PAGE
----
On application for writ of certiorari.
For the prosecutor, Clarence Kelsey.
For the defendant, Nicholas S. Schloeder.
Before Justices Bodine and Porter.
In 1933, the township of North Bergen apportioned taxes upon petitioner's lands pursuant to the provisions of N.J.S.A. 54:7-1, et seq. Amended tax bills for the years 1931, 1932 and 1933 were issued. The taxes being unpaid, the lands were sold for taxes September 12th, 1935. A bill in Chancery has been pending for sometime to foreclose the prosecutor. At the last minute before tolled by the statute (N.J.S.A. 54:5-103), the present rule was obtained.
In a case under the same title reported in 118 N.J.L. 348, prosecutor sought to assail the apportionment of taxes in so far as it affected the sale on September 12th, 1935, of certain of its lands in the defendant township. This court then decided that the writ would not go generally because of prosecutor's laches. The passage of three years since has not improved the situation.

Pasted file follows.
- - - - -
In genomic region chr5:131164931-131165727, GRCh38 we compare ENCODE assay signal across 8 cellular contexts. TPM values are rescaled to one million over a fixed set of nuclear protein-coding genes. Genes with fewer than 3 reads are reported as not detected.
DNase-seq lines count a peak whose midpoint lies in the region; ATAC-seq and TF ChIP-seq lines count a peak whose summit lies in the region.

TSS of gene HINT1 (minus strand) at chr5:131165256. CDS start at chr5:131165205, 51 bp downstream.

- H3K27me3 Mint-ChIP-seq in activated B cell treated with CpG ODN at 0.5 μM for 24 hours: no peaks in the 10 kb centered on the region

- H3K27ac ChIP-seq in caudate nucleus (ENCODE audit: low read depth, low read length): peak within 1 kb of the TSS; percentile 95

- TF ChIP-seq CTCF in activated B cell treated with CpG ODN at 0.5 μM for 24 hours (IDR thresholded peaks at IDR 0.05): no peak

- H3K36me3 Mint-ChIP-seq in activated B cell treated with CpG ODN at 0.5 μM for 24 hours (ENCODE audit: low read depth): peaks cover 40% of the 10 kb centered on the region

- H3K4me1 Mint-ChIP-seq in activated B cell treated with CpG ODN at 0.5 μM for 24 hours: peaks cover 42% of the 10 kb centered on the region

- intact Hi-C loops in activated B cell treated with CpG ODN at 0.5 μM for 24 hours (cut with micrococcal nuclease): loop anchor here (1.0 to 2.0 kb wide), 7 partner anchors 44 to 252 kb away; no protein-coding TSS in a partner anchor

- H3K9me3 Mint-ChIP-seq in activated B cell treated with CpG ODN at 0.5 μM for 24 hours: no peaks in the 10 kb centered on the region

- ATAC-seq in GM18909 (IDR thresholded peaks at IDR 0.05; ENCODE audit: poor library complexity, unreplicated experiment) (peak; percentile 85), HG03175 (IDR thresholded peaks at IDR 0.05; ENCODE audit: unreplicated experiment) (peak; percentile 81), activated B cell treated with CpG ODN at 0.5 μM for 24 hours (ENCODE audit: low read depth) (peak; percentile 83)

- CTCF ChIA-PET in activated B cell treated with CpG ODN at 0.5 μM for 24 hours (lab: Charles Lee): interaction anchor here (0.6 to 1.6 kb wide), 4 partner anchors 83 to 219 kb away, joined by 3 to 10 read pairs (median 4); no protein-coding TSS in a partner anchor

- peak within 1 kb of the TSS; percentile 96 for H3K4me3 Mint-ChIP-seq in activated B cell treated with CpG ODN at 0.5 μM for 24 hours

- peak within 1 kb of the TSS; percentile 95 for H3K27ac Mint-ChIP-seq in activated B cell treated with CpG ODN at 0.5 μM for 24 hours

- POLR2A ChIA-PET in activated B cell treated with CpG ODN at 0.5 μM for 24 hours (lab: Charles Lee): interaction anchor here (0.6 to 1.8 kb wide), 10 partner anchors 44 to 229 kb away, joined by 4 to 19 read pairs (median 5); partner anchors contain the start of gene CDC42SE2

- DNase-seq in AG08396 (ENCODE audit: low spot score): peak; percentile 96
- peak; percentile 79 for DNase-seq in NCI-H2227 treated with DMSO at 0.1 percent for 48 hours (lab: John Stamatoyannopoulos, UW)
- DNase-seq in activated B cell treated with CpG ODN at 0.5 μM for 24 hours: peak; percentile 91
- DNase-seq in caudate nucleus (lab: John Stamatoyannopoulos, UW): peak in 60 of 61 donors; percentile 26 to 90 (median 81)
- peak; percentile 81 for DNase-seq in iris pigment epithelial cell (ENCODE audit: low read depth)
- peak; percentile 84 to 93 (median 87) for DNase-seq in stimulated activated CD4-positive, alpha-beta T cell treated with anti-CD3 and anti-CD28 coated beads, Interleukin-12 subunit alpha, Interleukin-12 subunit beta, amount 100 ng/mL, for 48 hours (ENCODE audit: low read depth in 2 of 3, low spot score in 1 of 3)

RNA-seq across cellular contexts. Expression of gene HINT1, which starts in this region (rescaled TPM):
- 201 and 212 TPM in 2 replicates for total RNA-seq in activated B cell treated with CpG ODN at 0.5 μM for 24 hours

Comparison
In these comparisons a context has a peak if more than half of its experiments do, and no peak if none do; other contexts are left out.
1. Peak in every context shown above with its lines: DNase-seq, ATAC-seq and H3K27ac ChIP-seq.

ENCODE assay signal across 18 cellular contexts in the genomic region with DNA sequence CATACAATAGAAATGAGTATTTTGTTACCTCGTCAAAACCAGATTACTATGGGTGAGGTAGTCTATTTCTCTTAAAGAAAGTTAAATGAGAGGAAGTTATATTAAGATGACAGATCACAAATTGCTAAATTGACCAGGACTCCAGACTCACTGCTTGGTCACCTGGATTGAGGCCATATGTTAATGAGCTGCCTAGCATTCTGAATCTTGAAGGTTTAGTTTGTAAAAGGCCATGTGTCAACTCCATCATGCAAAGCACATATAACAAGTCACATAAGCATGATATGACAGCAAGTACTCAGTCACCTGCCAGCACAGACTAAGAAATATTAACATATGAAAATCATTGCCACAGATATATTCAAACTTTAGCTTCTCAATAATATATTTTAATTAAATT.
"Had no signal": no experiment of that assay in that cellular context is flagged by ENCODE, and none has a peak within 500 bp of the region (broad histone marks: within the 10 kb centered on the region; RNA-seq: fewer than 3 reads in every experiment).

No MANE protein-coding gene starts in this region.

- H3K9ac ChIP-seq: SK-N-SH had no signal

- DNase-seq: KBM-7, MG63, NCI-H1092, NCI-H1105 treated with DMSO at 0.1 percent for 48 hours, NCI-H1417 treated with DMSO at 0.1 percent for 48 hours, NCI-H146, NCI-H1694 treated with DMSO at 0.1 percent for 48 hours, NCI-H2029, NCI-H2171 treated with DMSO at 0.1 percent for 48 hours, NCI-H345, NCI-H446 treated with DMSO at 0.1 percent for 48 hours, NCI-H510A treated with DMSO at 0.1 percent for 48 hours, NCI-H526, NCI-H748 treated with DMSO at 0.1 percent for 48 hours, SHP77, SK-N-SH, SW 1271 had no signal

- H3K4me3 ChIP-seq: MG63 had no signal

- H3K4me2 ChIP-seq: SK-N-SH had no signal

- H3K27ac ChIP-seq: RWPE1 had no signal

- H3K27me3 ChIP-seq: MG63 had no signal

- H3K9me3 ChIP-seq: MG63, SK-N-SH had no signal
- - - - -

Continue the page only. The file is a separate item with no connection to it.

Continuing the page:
The writ is now sought because it is said that N.J.S.A. 54:7-1, et seq., is repugnant to the due process and equal protection clauses in the federal constitution.
Prosecutor sought to raise these questions in a Chancery proceeding, but failed because they were cognizable only at law. Luckenbach Terminals v. North Bergen Township, 125 N.J. Eq. 562; Luckenbach Terminals v. Township of North Bergen et al., 127 Id. 93.
It appears from the opinion in the Supreme Court, 118 N.J.L. 348, that although the prosecutor had notice in 1934 of the apportionment of taxes as made under the allegedly unconstitutional statute it never questioned the same, or the proceeding thereunder, until after the sale in 1935 of its property. This court ruled in 1937 that the application for certiorari was too late. The opinion of the Court of Errors and Appeals holding that the Court of Chancery could not entertain the questions raised as to validity of the apportionment proceeding in question was filed January 25th, 1940. More than six months later this court was sought in order
that it might review an apportionment proceeding of seven years standing of which the prosecutor had had six years' notice during the first three years of which time it did nothing. It has never been suggested before that laches in asserting a right is cured by further delay.